Tuesday, January 9, 2018

Parenting language that promotes healthy body images

New Year's Resolution Speak!

It's that time of year to revisit how we communicate New Year's fitness resolutions.

Constructed on a 5 foot 1 inch frame, my body image has been a work-in-progress for most of my 62 years.  Though I was raised by parents who encouraged me to not be defined by my gender, size or body type, I still felt the pressure.  I was more worried about my roundish body in a bathing suit than the burn scars that covered 20 percent of it.  I didn't feel responsible for the scars and thus dismissed them from my pressure to be perfect.  The not-so-perfect roundness of my body, well that was another story.  

I was blessed to have a mother with strong instincts and unconditional love.  She hung in there on more than one occasion when I wrecked an otherwise delightful Mother-Daughter outing by ending it in tears inside a fitting room.  The day's goal to search for, select and purchase the perfect outfit for a special event.  However, my inability to capture the look sabotaged the joy of the outing.  Determined that my own three daughters not fall into the same trap, I was buoyed by the writings of Mary Pipher.  Pipher, a psychotherapist specializing in adolescent girls authored the best selling book, Reviving Ophelia as well as The Shelter of Each Other.  Pipher gave voice to the pressure and defeat I felt when measuring myself against unrealistic images.  With years of documented cases as evidence, she had the credentials to bring to light the cause and effect that I had only suspected to be the source of my frustration.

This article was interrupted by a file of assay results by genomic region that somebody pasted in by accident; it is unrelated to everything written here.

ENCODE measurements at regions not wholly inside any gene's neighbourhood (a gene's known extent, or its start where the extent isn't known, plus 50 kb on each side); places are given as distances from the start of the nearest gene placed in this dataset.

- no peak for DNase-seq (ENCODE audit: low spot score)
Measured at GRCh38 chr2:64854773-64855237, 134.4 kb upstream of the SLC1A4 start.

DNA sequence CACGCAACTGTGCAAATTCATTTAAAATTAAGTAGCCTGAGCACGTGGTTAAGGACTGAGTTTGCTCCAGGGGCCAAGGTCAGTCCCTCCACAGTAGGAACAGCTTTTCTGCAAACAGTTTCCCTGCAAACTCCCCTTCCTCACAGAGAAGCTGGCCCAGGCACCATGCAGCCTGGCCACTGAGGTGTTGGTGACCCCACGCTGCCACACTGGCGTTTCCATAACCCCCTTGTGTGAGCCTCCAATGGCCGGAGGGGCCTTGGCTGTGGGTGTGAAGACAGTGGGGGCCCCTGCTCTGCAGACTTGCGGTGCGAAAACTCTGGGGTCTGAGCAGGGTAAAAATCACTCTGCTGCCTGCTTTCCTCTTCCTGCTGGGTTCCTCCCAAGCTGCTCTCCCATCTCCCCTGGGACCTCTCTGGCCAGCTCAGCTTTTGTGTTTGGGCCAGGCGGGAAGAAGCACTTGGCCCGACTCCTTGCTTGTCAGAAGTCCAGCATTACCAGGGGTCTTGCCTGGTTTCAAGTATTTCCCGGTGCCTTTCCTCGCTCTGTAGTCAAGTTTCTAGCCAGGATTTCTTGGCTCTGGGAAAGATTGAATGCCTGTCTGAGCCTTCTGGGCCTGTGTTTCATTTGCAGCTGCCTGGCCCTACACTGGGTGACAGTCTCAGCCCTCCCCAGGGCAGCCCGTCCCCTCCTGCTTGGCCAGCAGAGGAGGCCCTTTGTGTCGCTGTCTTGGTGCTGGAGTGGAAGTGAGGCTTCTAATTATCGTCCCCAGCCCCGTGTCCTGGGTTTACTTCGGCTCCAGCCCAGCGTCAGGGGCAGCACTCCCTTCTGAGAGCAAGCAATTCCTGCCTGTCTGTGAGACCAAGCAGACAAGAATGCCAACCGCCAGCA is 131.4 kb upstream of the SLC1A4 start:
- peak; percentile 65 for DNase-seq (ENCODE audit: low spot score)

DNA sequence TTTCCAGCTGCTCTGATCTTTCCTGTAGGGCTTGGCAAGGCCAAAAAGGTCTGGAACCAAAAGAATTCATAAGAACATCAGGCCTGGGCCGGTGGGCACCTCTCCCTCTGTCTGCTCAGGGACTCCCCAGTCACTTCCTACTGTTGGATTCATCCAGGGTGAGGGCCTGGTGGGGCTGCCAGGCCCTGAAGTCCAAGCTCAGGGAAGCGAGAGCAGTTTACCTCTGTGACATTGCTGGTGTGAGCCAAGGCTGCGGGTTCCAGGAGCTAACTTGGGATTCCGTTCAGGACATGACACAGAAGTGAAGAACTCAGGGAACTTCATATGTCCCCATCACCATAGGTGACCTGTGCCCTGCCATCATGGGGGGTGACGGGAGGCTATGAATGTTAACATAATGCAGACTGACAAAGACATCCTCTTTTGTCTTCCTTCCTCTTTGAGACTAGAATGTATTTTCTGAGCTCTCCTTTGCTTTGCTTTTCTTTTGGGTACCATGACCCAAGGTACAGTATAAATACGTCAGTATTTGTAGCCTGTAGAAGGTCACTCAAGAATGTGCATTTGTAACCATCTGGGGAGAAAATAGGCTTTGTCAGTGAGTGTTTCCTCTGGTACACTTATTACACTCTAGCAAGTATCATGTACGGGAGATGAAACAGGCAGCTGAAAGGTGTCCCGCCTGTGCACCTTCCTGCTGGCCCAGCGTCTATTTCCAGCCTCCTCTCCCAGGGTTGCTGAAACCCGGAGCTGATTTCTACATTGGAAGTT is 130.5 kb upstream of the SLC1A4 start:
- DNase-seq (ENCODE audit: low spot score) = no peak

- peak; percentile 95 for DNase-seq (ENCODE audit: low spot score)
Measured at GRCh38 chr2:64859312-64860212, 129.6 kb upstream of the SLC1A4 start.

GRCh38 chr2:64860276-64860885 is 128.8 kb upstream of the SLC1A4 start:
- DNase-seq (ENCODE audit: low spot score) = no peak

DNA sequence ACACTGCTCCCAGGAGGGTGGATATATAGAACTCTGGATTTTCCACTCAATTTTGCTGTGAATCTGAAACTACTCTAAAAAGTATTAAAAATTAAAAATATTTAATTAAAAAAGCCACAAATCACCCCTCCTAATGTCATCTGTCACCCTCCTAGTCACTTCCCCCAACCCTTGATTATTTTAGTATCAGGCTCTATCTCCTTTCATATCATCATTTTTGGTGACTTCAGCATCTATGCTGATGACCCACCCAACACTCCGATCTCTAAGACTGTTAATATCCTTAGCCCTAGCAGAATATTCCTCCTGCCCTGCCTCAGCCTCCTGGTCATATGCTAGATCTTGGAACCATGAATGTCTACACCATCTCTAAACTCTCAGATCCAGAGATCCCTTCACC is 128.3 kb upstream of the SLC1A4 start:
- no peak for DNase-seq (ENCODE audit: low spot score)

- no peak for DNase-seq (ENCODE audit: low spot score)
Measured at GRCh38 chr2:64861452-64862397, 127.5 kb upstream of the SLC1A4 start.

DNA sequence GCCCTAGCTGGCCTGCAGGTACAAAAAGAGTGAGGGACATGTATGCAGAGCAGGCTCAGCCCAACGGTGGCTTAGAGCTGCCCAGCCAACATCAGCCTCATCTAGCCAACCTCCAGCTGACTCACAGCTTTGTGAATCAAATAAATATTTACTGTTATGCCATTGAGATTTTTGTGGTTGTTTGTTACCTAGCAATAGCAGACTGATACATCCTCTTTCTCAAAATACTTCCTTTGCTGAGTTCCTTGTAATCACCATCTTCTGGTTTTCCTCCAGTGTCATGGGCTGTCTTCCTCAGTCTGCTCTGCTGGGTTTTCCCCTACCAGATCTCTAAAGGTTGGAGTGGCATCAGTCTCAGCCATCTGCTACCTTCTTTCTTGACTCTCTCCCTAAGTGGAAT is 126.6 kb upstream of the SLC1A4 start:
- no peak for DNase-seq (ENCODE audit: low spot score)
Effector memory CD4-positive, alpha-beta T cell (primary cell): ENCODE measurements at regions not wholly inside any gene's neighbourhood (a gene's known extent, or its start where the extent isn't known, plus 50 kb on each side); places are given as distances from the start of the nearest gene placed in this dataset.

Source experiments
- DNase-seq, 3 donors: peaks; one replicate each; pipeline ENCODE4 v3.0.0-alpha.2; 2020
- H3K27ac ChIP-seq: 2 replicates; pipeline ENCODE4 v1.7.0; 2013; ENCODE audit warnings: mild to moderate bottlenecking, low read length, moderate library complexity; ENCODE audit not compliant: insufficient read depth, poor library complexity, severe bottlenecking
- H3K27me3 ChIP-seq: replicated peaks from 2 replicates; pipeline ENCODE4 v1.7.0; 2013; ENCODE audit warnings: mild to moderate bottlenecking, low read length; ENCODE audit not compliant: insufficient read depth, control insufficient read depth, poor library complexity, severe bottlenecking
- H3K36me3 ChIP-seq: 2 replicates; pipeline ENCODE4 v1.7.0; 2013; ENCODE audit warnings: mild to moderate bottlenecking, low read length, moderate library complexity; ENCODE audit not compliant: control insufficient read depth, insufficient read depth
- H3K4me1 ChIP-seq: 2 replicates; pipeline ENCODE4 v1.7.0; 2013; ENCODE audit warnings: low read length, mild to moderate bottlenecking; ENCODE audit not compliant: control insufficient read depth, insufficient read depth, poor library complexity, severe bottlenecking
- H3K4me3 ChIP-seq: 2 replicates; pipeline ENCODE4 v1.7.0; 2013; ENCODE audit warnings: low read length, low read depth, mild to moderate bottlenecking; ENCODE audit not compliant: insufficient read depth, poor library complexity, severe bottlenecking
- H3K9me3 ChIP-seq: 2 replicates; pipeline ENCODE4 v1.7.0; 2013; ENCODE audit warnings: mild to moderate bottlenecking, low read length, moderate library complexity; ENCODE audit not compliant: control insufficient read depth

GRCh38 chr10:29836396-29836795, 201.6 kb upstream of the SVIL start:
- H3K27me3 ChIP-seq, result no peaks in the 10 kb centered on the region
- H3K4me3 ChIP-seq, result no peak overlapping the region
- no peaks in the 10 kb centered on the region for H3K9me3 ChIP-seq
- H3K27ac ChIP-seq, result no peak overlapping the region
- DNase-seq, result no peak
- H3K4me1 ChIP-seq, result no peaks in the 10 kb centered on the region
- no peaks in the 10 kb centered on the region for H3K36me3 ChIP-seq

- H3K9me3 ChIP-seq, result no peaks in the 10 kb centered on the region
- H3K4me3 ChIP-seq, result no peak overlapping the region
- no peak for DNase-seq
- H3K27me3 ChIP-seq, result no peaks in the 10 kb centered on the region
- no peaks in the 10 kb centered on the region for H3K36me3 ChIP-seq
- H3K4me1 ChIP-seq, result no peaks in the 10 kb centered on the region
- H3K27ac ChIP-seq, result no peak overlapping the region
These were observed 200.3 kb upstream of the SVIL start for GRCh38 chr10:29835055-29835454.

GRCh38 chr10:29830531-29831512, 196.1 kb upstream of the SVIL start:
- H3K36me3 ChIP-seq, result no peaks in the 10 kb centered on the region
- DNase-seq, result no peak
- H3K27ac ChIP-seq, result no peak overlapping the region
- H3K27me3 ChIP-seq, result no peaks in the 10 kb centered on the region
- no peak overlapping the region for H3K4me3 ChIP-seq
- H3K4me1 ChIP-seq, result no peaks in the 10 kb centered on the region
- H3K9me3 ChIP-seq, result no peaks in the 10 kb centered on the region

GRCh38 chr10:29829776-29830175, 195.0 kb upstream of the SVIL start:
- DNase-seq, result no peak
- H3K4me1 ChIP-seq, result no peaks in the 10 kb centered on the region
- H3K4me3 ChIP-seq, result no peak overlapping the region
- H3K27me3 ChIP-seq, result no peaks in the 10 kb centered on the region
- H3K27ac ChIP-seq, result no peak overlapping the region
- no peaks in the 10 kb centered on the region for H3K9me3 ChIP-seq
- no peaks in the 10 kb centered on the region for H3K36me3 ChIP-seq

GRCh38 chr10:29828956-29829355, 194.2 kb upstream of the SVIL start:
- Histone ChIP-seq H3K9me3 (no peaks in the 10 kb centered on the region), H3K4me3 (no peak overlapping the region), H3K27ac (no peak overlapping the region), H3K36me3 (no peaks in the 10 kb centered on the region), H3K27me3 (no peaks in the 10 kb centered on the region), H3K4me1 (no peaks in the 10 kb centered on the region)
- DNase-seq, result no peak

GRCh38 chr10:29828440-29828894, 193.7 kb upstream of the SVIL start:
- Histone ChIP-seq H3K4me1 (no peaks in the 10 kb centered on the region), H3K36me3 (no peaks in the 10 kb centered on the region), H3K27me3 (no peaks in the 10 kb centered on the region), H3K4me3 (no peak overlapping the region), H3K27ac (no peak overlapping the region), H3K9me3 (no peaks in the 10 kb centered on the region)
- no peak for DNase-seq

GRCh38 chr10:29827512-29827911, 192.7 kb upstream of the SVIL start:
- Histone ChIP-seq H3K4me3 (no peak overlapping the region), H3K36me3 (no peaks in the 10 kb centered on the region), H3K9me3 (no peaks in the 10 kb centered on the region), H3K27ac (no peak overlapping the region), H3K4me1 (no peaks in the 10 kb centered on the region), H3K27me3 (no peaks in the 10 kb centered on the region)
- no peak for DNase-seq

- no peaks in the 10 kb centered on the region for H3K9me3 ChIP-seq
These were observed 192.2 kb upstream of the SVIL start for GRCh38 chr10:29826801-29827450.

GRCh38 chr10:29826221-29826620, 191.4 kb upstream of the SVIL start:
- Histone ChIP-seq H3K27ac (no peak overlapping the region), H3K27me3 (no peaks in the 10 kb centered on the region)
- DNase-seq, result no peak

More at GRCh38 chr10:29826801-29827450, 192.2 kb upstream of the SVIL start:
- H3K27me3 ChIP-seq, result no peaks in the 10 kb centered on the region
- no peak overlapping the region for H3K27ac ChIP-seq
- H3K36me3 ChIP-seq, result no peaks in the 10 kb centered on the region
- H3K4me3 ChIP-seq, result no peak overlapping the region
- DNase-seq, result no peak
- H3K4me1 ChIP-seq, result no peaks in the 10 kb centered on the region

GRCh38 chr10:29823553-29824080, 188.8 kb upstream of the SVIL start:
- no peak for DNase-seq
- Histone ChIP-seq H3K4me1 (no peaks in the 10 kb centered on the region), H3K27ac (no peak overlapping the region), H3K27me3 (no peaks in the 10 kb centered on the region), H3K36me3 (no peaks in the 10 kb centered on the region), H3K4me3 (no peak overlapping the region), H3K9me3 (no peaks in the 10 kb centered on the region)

It seems there is a drip, drip, drip of not so subtle messages constantly bombarding our daughters.  These powerful messages help to shape our children's concept of normal and healthy.  The messages put pressure on girls to be pink and pretty with the body dimensions of a Barbie doll.  While parents' abilities to counter these messages seem small in comparison to these bigger than life images on screen and in print, one of the most effective steps is to recognize the power of words.

My husband and I had considered ourselves well-read and fairly astute when it came to parenting, but not until I read an excerpt from Pipher's book did I realize I was not fully acknowledging the power of our words and how they affected our daughters' body image.  It was not enough to encourage our girls to be proud of their bodies and learn to take care of them through wise food choices and exercise.  We were making an impact by the way we observed other body types and the dialogue that surrounded our impressions.  We had no idea that we were unknowingly contributing to the sea of mixed messages.

Awareness of healthy body image language took practice and discipline.   We could see that we were buying into and supporting the same messages that concerned us.  We began to notice that we, too, were talking about our need to diet, someone else's weight loss or gain, in front of our kids.  If our goal was to take charge of helping our kids build healthy self images then we needed to walk our talk.